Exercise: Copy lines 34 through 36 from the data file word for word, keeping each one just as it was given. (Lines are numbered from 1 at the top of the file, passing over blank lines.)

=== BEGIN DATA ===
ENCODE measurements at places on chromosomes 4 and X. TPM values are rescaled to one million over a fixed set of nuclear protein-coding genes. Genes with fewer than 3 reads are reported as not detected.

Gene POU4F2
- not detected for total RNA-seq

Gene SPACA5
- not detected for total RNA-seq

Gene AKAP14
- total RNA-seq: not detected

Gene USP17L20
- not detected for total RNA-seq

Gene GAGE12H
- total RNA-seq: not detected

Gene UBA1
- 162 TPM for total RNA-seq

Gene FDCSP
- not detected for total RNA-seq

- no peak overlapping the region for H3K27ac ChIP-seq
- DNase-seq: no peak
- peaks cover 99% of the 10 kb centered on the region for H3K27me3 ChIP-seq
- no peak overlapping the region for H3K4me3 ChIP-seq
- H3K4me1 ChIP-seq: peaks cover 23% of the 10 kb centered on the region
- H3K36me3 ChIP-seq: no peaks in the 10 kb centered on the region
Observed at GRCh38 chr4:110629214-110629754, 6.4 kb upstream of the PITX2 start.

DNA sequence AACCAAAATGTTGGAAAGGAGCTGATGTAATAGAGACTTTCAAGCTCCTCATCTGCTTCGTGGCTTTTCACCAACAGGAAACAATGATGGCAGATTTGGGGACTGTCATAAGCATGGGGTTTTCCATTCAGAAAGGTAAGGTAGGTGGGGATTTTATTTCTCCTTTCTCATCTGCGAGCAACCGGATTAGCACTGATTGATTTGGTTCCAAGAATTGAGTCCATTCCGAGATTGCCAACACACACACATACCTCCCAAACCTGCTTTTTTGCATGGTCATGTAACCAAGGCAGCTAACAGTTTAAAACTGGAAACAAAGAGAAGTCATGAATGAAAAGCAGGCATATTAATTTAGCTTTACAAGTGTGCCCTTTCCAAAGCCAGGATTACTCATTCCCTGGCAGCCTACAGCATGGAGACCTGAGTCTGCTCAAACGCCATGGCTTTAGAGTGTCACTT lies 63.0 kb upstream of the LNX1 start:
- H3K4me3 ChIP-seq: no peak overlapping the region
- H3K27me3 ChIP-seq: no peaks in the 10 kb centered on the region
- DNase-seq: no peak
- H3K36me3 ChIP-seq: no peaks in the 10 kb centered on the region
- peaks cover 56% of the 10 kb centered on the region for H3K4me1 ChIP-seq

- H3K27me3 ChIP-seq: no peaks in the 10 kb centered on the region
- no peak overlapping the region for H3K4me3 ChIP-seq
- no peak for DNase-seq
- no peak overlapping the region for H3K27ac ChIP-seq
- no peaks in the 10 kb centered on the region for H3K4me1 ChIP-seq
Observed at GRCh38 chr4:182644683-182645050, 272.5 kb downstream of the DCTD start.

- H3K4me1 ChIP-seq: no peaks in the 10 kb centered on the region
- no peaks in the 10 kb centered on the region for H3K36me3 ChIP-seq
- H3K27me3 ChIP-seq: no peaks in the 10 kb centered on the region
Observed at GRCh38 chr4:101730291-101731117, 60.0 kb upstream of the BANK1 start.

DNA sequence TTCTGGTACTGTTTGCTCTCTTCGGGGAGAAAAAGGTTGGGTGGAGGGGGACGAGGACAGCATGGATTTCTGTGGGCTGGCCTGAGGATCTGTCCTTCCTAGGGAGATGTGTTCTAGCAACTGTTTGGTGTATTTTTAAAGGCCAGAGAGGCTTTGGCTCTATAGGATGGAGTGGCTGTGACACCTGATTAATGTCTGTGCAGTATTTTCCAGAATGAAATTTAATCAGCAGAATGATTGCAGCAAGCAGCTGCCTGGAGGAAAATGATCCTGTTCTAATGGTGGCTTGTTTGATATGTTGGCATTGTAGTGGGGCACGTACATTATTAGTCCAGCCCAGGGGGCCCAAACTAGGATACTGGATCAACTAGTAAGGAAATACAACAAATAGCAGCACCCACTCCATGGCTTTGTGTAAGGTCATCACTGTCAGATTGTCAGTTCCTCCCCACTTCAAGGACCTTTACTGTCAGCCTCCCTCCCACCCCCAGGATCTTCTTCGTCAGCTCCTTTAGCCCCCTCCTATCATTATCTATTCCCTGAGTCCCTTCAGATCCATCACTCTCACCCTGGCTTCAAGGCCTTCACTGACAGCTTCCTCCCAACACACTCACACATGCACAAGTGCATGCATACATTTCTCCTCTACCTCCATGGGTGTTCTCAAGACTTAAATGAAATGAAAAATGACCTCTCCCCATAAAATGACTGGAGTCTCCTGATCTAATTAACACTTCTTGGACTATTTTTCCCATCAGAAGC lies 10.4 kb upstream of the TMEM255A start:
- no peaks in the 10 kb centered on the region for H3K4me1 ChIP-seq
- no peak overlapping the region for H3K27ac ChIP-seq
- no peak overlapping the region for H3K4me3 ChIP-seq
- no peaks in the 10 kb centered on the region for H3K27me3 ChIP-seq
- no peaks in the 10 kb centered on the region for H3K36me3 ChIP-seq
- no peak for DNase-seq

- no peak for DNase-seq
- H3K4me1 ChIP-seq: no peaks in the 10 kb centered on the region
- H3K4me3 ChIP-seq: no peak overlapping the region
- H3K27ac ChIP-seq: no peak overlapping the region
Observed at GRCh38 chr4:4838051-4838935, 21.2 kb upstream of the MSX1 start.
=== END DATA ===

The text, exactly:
Observed at GRCh38 chr4:182644683-182645050, 272.5 kb downstream of the DCTD start.

- H3K4me1 ChIP-seq: no peaks in the 10 kb centered on the region
- no peaks in the 10 kb centered on the region for H3K36me3 ChIP-seq